Level 3-2 is met.  Similar to this level, the appellants use a number of established instructions and procedures for performing daily work which are readily available to them, clearly applicable to most assignments and cover topics, e.g., ADT user manual, Bed Management Solutions Guide, G&L Manual, VHA Directive 1230, Scheduling and Enrolment Manual, VISTA User Guide, CPRS User Guide.  Also similar to this level, they may make minor deviations in established guidelines in order to adapt to specific tasks, such as when assisting clerical and clinical personnel in developing one-off clinic profiles in the VISTA electronic DMS.  Like this level, the appellants refer situations involving significant deviations from established guidelines, or issues and problems requiring significant judgment, to the supervisor or higher level employee for guidance or resolution.

Level 3-3 is not met.  Unlike this level, the guidelines used by the appellants are specific, detailed, and cover most circumstances or problems they encounter.  In addition, although they occasionally make minor deviations to non-critical guidance as needed based on their experience, they do not typically modify or deviate from established policies and guidelines to solve unusual problems.  Instead, they closely follow available guidance to perform most work and refer unusual problems to their supervisor or higher level employees for guidance and direction.  Also unlike this level, they do not analyze the results of applying guidelines nor do they typically recommend changes to them.

This factor is evaluated at Level 3-2 and 125 points are credited.  

Factor 4, Complexity

At Level 4-2, work consists of duties involving related procedures, processes, or methods to perform individual management or program analysis clerical or technical assignments or tasks.  For example, the employee may:  review established formats and defined requirements for creating single purpose forms, and design the forms in accordance with standard guidelines, and distribute the forms to prescribed offices; review directives, staffing reports, or organizational change requests for compliance with standard formats or schedules and inclusion of required information; verify clear discrepancies with originating offices and correct errors; search prescribed sources for data, and compile and arrange data in standard formats for projects or reports; or review routine program production reports and identify clear discrepancies, trends, or problems.  The employee decides what needs to be done by identifying easily recognizable differences in the basic characteristics and nature of one or a few similar, stable work units, program areas, and/or management or program operations.  The operations involve easily identifiable steps and procedures; standard plans, schedules, calculations, report formats, and requirements; or clear cut processes, structures, and workflow.  The employee identifies the basic instructions and procedures to follow from among a few established procedural alternatives related to the specific function or task.  The employee considers the nature of the task or duty, basic purposes and other characteristics of the work units and operations involved, or readily available sources of information to complete routine or standard assignments such as compiling and computing data, identifying trends or problems, and explaining procedures.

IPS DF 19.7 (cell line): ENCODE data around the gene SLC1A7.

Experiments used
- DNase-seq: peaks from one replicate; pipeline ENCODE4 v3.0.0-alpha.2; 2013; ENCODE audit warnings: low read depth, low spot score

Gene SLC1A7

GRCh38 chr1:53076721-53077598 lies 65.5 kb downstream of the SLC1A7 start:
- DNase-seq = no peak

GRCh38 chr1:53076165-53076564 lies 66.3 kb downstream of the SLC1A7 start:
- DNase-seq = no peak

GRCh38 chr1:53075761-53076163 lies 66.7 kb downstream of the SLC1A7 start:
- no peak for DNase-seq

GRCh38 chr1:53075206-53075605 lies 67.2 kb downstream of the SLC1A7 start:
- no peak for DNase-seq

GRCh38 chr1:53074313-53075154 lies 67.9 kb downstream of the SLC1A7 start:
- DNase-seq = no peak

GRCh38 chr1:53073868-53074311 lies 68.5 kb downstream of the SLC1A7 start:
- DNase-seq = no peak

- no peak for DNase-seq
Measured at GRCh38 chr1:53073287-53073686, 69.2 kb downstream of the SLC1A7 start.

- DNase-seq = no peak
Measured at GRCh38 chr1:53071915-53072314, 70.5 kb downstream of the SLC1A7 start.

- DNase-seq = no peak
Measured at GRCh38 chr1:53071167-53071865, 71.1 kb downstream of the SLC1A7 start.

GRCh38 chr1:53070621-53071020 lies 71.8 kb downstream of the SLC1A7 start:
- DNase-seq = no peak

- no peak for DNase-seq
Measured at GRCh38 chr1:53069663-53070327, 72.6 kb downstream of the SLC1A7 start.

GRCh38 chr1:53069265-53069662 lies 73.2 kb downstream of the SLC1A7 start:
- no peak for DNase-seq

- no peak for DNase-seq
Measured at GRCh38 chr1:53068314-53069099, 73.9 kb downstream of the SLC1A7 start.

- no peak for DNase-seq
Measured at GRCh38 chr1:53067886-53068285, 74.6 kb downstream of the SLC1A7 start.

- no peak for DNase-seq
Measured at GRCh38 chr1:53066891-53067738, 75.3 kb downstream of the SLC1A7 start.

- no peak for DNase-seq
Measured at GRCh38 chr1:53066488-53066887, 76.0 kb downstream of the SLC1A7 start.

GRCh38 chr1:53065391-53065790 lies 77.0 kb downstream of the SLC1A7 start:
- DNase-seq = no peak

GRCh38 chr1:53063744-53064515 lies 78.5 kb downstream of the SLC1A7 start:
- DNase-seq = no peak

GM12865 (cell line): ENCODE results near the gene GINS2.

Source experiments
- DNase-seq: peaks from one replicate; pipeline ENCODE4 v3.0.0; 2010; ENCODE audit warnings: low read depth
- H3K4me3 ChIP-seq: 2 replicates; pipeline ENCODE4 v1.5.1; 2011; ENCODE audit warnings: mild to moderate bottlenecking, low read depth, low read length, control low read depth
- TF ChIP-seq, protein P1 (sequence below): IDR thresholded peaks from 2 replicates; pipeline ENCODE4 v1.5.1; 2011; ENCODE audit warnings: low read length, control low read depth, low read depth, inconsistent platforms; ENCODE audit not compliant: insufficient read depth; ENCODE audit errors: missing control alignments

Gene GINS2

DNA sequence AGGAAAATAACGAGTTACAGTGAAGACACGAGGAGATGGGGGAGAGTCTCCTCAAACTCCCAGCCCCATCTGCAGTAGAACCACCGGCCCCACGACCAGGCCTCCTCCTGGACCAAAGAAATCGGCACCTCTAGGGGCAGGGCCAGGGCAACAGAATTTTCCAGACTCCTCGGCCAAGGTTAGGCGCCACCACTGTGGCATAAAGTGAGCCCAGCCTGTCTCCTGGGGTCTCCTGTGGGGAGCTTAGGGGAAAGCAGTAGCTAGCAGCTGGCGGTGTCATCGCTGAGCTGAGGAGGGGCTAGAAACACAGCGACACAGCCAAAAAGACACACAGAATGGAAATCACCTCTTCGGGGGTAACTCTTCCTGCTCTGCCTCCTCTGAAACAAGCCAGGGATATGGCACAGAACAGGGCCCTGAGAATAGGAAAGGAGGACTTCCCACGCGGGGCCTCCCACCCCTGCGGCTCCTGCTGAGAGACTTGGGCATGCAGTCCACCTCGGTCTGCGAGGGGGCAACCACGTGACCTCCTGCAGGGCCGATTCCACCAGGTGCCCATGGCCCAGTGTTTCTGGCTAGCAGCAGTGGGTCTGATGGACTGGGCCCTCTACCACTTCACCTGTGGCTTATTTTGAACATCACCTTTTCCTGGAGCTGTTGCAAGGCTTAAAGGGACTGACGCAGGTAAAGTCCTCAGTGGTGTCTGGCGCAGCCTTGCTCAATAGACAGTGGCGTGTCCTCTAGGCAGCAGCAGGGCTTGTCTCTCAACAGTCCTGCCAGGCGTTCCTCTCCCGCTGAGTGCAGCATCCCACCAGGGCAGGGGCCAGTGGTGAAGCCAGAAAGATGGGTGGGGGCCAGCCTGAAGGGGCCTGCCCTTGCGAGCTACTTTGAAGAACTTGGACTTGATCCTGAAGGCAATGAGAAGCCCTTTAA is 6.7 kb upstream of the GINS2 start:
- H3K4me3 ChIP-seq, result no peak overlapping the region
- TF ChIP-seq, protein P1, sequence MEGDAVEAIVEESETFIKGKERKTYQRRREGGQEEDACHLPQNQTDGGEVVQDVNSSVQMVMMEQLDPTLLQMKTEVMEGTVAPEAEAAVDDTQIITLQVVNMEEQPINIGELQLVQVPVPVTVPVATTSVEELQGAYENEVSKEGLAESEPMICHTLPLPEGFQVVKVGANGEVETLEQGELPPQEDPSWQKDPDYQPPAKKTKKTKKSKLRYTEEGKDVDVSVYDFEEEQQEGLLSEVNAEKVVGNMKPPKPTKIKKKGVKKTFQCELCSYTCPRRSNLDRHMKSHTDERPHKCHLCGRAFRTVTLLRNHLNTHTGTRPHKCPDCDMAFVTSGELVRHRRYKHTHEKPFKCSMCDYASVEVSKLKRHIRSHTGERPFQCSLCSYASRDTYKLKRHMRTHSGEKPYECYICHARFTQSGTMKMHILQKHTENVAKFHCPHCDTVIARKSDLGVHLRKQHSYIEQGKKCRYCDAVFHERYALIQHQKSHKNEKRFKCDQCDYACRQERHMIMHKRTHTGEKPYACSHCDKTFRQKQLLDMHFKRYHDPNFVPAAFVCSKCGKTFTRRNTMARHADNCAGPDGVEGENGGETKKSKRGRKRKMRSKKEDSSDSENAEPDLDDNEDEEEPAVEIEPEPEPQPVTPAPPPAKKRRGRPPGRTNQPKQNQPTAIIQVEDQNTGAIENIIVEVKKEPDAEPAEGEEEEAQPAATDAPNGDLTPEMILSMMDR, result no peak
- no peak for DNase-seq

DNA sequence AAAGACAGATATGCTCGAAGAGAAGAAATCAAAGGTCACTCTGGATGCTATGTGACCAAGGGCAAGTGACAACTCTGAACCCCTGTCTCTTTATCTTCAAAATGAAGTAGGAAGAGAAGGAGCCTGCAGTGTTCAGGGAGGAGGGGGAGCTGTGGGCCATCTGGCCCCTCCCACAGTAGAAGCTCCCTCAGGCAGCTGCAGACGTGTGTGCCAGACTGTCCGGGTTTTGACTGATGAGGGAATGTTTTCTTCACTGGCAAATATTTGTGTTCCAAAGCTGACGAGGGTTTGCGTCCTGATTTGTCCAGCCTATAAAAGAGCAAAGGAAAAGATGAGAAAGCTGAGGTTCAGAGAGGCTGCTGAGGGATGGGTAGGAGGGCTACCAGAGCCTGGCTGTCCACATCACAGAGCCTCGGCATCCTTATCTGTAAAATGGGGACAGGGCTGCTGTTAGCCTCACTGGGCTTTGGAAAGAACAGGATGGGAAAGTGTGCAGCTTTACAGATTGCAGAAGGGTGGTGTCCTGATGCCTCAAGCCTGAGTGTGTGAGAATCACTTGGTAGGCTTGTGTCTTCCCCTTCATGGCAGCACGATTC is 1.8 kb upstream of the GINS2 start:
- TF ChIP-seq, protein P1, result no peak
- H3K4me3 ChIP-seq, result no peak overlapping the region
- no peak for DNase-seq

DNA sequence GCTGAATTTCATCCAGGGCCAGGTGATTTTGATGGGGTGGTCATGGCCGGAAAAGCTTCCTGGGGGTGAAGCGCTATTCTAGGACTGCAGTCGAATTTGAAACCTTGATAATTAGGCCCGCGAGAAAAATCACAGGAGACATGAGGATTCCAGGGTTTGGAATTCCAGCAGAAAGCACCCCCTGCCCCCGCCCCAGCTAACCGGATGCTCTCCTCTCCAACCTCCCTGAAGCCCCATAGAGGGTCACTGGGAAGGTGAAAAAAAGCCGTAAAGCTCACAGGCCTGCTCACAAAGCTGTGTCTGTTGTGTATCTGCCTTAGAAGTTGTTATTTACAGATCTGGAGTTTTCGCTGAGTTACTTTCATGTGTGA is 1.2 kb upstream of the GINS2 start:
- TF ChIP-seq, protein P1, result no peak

At Level 4-3, work consists of various duties, projects, or assignments involving different and unrelated management or program analysis technical processes and procedures.  Assignments or projects involve various actions or steps that are not completely standardized or prescribed in instructions, guidelines, or precedent cases; adaptation or modification of established procedures and methods; various types and sources of information; non-recurring problems, trends, or issues; management or program operations with varying or changing conditions (e.g., work units or program areas with different functions or requirements or with periodic changes in workloads, budgets, staff levels, work processes, or program objectives); or similar features.  At this level, the employee decides what needs to be done by considering the characteristics, practices, objectives, and interrelationships of various work units, program areas, and/or management or program operations.  They study and analyze issues such as the nature of the assignments; the various sources of information; the nature and requirements of the work units, program areas, or operations; the objectives of management or program analysis processes and techniques; and the applicability of precedent cases, rules, and regulations.  They also select, adapt, and apply the most suitable practices, procedures, methods, and precedents to collect and analyze various types of information, formulate conclusions, define needs, and/or make recommendations for resolving problems to higher level employees.